A nation’s food security depends on access to information on the economic plants, associated pests, and environmental factors that shape the agricultural landscape of a country. Today, geographic information system (GIS) tools allow maps and information to be assembled in a framework that can be used by a broad audience to solve wide ranging problems. For example, the Atlas can be used to determine what crops grow best in specific locations, and the diseases and pests likely to be encountered. The Atlas also allows users to assess the environmental parameters best suited for crop production, providing a valuable knowledge base to countries as they adapt to global climate change. The extensive coverage of crop wild relatives, in the Atlas, provides FSU countries with essential information to conserve and use valuable genetic resources. By combining biological information, geographic distribution maps and environmental data with easy to use GIS software, the AgroAtlas Project hopes to promote food security in Russia and neighboring countries. The Atlas is freely available, bilingual, and relatively simple to learn, making it possible for farmers, extension workers, students, teachers, agricultural scientists and policy makers to promote food security from the ground up.
The AgroAtlas Project began in 2003. Three Russian and an American agency collaborated on the Atlas. The St. Petersburg State University Geography Department was the lead institute, preparing environmental maps, developing the GIS software, and coordinating the overall project. The N. I. Vavilov Institute of Plant Industry prepared maps illustrating where crops have been historically grown, and the geographic distribution maps of wild species that are related to crop species. The All-Russian Institute of Plant Protection prepared maps showing the geographic distribution of crop diseases, insect pests and weeds. The project was funded by the USDA, Agricultural Research Service, and Office of International Research Programs. The project was administrated by the International Science and Technology Center.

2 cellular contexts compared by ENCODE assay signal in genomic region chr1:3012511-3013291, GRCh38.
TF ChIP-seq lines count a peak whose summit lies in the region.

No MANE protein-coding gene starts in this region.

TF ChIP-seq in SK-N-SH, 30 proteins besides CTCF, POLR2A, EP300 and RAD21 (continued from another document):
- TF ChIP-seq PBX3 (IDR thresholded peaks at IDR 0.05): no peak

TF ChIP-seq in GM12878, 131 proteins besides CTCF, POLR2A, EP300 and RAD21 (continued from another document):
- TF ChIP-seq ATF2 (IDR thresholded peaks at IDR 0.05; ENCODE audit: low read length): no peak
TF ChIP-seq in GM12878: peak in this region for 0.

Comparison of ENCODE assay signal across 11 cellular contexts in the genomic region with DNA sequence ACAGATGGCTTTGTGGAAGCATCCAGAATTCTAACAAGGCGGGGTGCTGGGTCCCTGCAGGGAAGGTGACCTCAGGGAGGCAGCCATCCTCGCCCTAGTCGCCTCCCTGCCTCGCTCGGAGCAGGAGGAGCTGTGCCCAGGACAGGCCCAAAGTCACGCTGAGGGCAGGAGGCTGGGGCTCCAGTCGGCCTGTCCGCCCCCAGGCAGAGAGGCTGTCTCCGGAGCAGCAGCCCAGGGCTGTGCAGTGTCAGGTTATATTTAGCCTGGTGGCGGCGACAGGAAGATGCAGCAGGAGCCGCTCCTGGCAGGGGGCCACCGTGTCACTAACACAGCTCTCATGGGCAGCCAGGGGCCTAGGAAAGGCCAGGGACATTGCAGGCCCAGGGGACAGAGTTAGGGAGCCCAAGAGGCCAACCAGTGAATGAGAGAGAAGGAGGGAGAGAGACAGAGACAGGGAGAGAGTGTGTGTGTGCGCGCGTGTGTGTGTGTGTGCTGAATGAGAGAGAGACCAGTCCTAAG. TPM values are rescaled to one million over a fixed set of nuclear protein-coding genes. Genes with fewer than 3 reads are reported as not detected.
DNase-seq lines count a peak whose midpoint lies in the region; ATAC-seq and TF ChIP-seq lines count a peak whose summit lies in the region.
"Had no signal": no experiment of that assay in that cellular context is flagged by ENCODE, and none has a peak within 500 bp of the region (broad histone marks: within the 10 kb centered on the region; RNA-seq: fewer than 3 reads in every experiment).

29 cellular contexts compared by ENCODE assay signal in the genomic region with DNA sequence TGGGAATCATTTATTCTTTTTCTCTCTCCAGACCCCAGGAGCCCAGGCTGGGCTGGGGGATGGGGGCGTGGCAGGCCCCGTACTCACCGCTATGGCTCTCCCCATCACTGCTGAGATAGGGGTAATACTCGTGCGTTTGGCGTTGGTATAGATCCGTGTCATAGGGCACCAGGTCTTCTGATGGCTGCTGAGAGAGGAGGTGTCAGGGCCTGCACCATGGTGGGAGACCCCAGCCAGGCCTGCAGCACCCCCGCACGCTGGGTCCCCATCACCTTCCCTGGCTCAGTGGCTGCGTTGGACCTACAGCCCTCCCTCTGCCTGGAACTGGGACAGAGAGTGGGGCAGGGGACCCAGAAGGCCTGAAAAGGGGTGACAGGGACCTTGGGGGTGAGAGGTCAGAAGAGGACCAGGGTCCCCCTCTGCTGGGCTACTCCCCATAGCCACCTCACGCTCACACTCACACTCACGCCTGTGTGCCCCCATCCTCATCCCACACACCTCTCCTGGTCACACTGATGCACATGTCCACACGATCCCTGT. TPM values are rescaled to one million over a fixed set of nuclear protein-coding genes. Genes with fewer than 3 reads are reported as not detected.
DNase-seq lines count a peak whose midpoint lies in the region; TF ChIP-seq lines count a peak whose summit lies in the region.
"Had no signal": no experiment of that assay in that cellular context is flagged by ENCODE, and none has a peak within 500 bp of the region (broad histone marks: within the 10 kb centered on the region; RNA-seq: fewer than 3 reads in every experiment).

Each map represents a compilation of information obtained from scientific research journals, scholarly publications, and biological collections of seeds, plants and insects. Details on how individual maps were drawn along with a reference list can be found in a metadata description. Each map is accompanied by a detailed description of the organism, a photograph or drawing and a list of references used. The full DVD containing a standalone version of the complete Atlas can be downloaded. Individual GIS layers can be downloaded by accessing the desired species/environmental attributes on the website.